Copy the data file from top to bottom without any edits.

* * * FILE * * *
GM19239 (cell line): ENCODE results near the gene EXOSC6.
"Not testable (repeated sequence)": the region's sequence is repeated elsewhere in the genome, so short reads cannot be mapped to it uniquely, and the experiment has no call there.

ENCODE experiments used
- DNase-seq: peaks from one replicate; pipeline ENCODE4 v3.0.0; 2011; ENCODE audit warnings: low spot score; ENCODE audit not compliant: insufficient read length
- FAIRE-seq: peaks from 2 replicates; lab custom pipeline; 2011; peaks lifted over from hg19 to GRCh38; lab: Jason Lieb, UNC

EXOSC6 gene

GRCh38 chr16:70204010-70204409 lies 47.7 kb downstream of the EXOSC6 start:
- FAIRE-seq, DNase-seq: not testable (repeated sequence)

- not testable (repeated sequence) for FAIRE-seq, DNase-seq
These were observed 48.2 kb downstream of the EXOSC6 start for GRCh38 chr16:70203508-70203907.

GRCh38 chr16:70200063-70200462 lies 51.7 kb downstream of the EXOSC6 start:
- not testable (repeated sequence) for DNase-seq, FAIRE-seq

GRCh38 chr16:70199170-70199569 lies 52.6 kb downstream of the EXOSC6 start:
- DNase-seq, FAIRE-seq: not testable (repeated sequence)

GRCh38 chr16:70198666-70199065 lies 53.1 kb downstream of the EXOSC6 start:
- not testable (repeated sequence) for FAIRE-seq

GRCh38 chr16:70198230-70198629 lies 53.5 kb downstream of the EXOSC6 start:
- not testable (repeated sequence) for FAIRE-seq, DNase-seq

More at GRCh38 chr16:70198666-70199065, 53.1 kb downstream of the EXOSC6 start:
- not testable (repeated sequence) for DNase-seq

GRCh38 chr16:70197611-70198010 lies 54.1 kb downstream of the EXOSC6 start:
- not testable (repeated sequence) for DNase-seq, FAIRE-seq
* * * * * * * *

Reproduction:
GM19239 (cell line): ENCODE results near the gene EXOSC6.
"Not testable (repeated sequence)": the region's sequence is repeated elsewhere in the genome, so short reads cannot be mapped to it uniquely, and the experiment has no call there.

ENCODE experiments used
- DNase-seq: peaks from one replicate; pipeline ENCODE4 v3.0.0; 2011; ENCODE audit warnings: low spot score; ENCODE audit not compliant: insufficient read length
- FAIRE-seq: peaks from 2 replicates; lab custom pipeline; 2011; peaks lifted over from hg19 to GRCh38; lab: Jason Lieb, UNC

EXOSC6 gene

GRCh38 chr16:70204010-70204409 lies 47.7 kb downstream of the EXOSC6 start:
- FAIRE-seq, DNase-seq: not testable (repeated sequence)

- not testable (repeated sequence) for FAIRE-seq, DNase-seq
These were observed 48.2 kb downstream of the EXOSC6 start for GRCh38 chr16:70203508-70203907.

GRCh38 chr16:70200063-70200462 lies 51.7 kb downstream of the EXOSC6 start:
- not testable (repeated sequence) for DNase-seq, FAIRE-seq

GRCh38 chr16:70199170-70199569 lies 52.6 kb downstream of the EXOSC6 start:
- DNase-seq, FAIRE-seq: not testable (repeated sequence)

GRCh38 chr16:70198666-70199065 lies 53.1 kb downstream of the EXOSC6 start:
- not testable (repeated sequence) for FAIRE-seq

GRCh38 chr16:70198230-70198629 lies 53.5 kb downstream of the EXOSC6 start:
- not testable (repeated sequence) for FAIRE-seq, DNase-seq

More at GRCh38 chr16:70198666-70199065, 53.1 kb downstream of the EXOSC6 start:
- not testable (repeated sequence) for DNase-seq

GRCh38 chr16:70197611-70198010 lies 54.1 kb downstream of the EXOSC6 start:
- not testable (repeated sequence) for DNase-seq, FAIRE-seq